ByJack Carr, writer at
You are the Princess Shireen of the House Baratheon, and you are my daughter.
Jack Carr

Michael Fassbender may be one of the more talented men working in Hollywood today, as demonstrated by the high-wire duality of his performance in Alien: Covenant, but as he takes a seat opposite me, ostensibly to talk about Ridley Scott's latest blockbuster, I'm struck by something entirely unrelated to his work.

In person, he cuts a suave, not-entirely-unassuming figure. He swaggers into the room in tight-fitting, slim-leg trousers, his ankles just visible above his navy socks. He is tall, by which I mean taller than myself, and when he sits, his artfully-folded knees slightly higher than his muscular bottom, he looks like a drunk letter-Z in Times New Roman. Dealing with the weight of fawning critics, and also the phone in his pocket, has been surprisingly do-able, he says with typical modesty, while nibbling a French éclair with enviable poise.

Confession: I have never met Michael Fassbender. If I'm ever lucky enough to do so, in my capacity as a journalist, I like to imagine that the article I publish online will cover things like his work and the movie industry, and not begin with an extended ode to the curvature of his legs.

But female actors who meet male journalists are regularly subjected to exactly that — ridiculous, extended metaphors about the way they walk, the way they're dressed, the item of food in their hands and the way they eat it.

In a new profile on Katherine Waterston, published this week in The Guardian, we learn that the Covenant and Fantastic Beasts actress "nibbles on a pain-aux-raisins" while welcoming her interviewer, Ryan Gilbey. Apparently, "when she folds her long legs under her chair, she looks exaggeratedly S-shaped," which sounds pretty unlikely to me.

It reads like satire, and it might've been funny if that was the intention. But instead, the profile is just the latest in a very long line which imagine women as exotic birds who've come to a bland hotel room two-thirds of the way through a gruelling press tour for no purpose other than to give a male writer something impressive to ogle.

Presumably, the conversation itself was harmless enough, because Waterston opened up to Gilbey with some genuinely smart insight about what it means to be a woman working in the film industry. Take this passage, for example:

"Believe me, I’ve been in so many more terrifying situations as a performer than [being naked on camera]. This was working with people I trusted [in 'Inherent Vice'] in a scene that was rich and complex ... I hardly even thought about that thing that seems to be all everyone could talk about. They’re just hoping I’ll say: 'Oh, I was so scared that day and then I drank a few shots of whisky and I felt better.'"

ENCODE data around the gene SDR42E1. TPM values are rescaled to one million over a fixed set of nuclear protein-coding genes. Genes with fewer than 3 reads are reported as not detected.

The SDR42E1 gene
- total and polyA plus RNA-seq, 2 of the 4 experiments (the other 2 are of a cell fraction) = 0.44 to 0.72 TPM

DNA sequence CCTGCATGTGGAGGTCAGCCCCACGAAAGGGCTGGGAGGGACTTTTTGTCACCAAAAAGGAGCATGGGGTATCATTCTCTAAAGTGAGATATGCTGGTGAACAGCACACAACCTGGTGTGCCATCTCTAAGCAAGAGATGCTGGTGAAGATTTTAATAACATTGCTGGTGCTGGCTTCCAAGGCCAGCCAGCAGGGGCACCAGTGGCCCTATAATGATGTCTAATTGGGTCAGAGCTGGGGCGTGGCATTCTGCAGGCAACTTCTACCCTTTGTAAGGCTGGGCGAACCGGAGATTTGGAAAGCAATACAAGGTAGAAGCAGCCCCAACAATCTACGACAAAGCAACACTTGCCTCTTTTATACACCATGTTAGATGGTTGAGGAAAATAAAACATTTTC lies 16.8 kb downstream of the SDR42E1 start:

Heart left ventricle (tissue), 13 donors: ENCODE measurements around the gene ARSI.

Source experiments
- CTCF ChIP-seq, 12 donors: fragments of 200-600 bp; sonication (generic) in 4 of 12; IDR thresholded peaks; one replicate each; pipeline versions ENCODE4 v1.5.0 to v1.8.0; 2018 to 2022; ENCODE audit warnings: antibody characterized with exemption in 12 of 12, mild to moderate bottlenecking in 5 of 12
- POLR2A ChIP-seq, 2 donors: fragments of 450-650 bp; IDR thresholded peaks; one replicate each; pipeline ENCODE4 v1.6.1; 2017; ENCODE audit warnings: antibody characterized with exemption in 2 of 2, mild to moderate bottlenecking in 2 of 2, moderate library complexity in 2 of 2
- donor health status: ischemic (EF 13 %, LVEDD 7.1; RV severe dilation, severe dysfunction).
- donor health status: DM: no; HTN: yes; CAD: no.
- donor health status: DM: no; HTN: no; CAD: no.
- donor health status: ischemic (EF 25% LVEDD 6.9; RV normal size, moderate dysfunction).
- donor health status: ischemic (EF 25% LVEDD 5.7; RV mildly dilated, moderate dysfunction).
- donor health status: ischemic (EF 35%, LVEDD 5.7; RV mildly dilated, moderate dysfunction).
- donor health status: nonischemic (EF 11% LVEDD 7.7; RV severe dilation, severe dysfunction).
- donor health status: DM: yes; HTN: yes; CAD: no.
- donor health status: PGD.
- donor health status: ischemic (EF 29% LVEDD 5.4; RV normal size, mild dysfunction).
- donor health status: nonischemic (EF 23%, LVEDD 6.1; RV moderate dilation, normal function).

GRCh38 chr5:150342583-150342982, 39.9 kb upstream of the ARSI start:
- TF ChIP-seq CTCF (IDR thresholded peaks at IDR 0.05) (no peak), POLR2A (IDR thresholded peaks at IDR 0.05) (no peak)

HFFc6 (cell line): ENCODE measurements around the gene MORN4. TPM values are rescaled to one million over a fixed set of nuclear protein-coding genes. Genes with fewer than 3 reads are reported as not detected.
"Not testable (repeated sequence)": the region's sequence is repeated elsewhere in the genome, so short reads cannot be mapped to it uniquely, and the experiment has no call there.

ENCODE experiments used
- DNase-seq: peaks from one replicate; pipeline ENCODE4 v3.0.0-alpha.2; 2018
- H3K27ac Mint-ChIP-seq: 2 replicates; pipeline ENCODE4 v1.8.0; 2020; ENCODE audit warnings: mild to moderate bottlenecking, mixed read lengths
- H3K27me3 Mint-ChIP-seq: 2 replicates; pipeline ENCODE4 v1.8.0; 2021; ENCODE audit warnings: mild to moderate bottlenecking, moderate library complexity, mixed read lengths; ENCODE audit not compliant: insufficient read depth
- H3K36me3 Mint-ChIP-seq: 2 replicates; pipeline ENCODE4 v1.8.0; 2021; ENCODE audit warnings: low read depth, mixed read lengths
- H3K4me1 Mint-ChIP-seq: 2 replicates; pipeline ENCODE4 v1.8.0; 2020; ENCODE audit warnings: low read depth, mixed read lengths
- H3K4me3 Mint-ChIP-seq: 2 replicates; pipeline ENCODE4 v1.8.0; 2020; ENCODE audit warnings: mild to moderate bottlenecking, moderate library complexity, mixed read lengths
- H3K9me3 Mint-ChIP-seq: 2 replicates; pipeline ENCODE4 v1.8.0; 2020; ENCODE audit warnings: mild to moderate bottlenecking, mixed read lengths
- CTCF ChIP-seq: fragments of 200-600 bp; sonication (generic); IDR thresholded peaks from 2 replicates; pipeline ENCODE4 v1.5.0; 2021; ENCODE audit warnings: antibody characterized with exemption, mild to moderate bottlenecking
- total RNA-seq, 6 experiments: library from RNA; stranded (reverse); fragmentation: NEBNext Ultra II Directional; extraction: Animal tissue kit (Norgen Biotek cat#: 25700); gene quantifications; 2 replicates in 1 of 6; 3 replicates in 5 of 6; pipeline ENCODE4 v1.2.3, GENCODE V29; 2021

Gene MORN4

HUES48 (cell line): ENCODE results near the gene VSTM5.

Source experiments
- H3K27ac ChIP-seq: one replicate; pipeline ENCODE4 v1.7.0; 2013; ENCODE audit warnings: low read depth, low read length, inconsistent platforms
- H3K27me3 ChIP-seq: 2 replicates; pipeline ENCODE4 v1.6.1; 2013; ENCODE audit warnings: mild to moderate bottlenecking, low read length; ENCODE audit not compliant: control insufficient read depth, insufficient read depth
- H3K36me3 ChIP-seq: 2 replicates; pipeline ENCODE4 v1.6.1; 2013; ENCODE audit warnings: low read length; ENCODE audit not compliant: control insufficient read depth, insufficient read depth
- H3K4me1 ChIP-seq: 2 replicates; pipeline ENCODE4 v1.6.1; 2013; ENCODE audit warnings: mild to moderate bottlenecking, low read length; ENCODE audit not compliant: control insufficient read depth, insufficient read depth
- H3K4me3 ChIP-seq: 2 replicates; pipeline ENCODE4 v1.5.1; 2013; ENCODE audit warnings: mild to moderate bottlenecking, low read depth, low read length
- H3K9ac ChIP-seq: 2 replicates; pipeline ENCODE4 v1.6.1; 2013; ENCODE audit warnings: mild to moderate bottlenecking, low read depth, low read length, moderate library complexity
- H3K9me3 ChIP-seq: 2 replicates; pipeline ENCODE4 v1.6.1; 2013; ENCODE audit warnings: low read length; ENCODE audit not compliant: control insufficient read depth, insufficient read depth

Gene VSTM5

Waterston gives a mighty roll of the eyes.

Here is a woman who's challenging the idea that all women who get naked on camera are shy, mortified little bunny rabbits who scuttle around set red-faced hoping desperately the lighting assistant didn't hide their clothes for a laugh. It's genuinely interesting. But in writing up her words afterward, Gilbey still makes the sexist and creatively-bankrupt choice of comparing her height to somebody walking on stilts (she's 5'11", btw — tall, sure, but not a circus performer).

If this was standard practice for all celebs being interviewed, I could probably deal with it, but hell will freeze over long before a male journalist at The Guardian describes in painful detail the way in which a male actor consumes a French pastry.

It's sexist, and worse, it's tedious, an irrelevance which should not be accepted as the norm. When Rick Cohen wrote a catastrophically awful profile on Margot Robbie last summer in Vanity Fair ("She is blonde but dark at the roots. She is tall but only with the help of certain shoes. She can be sexy and composed even while naked but only in character. As I said, she is from Australia"), everybody was rightfully astonished and outraged.

What is it about being in the presence of a beautiful woman that turns smart men into incoherent octopi whose only talent is to observe unique and physically-impossible beauty traits like S-shaped legs? I don't know. Perhaps when I meet Charlize Theron (whose hair resembles spider's silk, but only when reflecting the sun), I'll join the club. But I hope not.

What can we do to combat the irritating reoccurrence of celeb profiles like these? Share them on Facebook. Alert people to the dreadful quality of journalism. Be careful to fold your legs in a straightforward fashion. And read brilliant satires like this one on the dreamy actor Jane Neighbor.

Alien: Covenant is out May 19. It features a large cast of people with regular legs.


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